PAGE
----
The Truth about Rosa Parks: How Change Really Works

I had the good fortune to spend a week at the Highlander Institute in New Market, Tennessee, as part of my graduate education. Attendance at a Highlander program was required to complete of my doctorate degree specialization in transformative learning for social justice. At Highlander I learned the truth about Rosa Parks and how change really works.

The Highlander Folk School (which later became the Highlander Institute) was established in 1932 by Myles Horton in the Tennessee hills and initially focused on labor organizing and adult education. According to the Stanford University page about them, “by the early 1950s, however, it shifted its attention to race relations. Highlander was one of the few places in the South where integrated meetings could take place, and served as a site of leadership training for southern civil rights activists.” The Ku Klux Klan menaced them regularly. Rosa Parks and Martin Luther King Jr. were among the activists who spent time there building the civil rights movement.

Like most white Americans, I grew up with the myth of Rosa Parks as a simple seamstress, cast as meek, tired, quiet, and middle class, whose single act on a Montgomery bus changed the course of history. Jeanne Theoharis of the New York Times writes that this is a narrow, distorted, and inaccurate view of Rosa Parks. In fact, the truth about Parks is much more interesting and informative about how change really happens.

Theoharis tells us that Parks, born in 1913, had been a civil rights activist for two decades before her historic refusal to give up her seat in the “whites-only” section of the bus in Montgomery, Alabama, in 1955. Before her famous bus stand, she focused tirelessly on voter registration, criminal justice, and desegregation. She attended leadership and movement strategy sessions at the Highlander Institute in the early 1950s where civil rights activists planned actions to challenge Jim Crow segregation laws. Refusing to get up from a seat on the bus was one of many strategies planned, and fifteen-year-old Claudette Colvin was arrested in March 1955 for refusing to give up her seat on a bus. At the time Black Montgomerians decided she was not the right test case. Parks was the next to try it. The combination of her timing and the networks in place, ready to spring into action when she did, resulted in the launch of the successful bus boycott on the day Parks was to be arraigned in court. It took organization and a lot of people to pull off the boycott. Theoharis notes, “The boycott succeeded in part because the Black community organized a massive car pool system, setting up some 40 pickup stations across town, serving 30,000 riders a day. . . . The boycott seriously disrupted city life and bus company revenues.”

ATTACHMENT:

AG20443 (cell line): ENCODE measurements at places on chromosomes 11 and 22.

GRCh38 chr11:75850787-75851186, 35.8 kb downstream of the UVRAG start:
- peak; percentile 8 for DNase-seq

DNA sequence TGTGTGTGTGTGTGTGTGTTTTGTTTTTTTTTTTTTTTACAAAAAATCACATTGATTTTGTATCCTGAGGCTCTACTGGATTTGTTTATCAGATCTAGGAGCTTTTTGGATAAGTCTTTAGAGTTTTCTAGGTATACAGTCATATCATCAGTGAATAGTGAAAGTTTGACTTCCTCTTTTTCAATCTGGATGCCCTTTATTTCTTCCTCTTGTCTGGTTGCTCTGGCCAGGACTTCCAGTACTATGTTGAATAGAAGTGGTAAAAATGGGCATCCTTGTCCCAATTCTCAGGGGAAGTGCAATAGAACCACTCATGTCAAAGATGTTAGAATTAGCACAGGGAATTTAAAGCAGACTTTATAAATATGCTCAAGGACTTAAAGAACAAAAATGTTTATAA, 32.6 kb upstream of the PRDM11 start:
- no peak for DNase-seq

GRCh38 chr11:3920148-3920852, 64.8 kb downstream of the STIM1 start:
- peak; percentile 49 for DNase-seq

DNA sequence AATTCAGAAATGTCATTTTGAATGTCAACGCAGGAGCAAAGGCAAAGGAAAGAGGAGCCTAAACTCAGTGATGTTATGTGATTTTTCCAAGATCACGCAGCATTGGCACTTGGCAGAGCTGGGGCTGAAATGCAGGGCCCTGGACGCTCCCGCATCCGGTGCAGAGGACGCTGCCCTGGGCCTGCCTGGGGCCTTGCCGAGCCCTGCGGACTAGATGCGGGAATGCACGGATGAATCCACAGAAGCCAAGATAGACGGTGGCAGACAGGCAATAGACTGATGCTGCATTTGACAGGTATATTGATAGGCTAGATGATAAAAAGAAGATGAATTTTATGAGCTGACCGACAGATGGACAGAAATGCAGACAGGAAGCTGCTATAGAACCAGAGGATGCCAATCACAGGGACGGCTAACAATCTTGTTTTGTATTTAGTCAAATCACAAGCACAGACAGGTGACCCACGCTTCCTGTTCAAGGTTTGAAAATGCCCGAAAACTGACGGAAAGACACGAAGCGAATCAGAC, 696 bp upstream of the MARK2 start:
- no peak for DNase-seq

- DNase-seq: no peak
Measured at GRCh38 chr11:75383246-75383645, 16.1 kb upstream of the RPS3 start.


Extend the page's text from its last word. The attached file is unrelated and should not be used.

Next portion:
Parks and her husband both lost their jobs, received regular death threats, and never found steady work in Montgomery again. Forced to leave Montgomery for Detroit, they struggled financially for the next eleven years. Rosa Parks spent the next several decades fighting racism in the North. In the 1960s and 1970s she was part of the Black Power movement. “Freedom fighters never retire,” she observed about a friend—and she never did either.

Parks fought her whole life against racism, which she saw as a national cancer. Her real story helps us to see our country’s history more honestly and understand that change comes from only disrupting the status quo and persevering to push for change. We must all do our part to get rid of the cancer of racism in this country.


Photo courtesy of Matt Lemmon (CC BY-SA 2.0)

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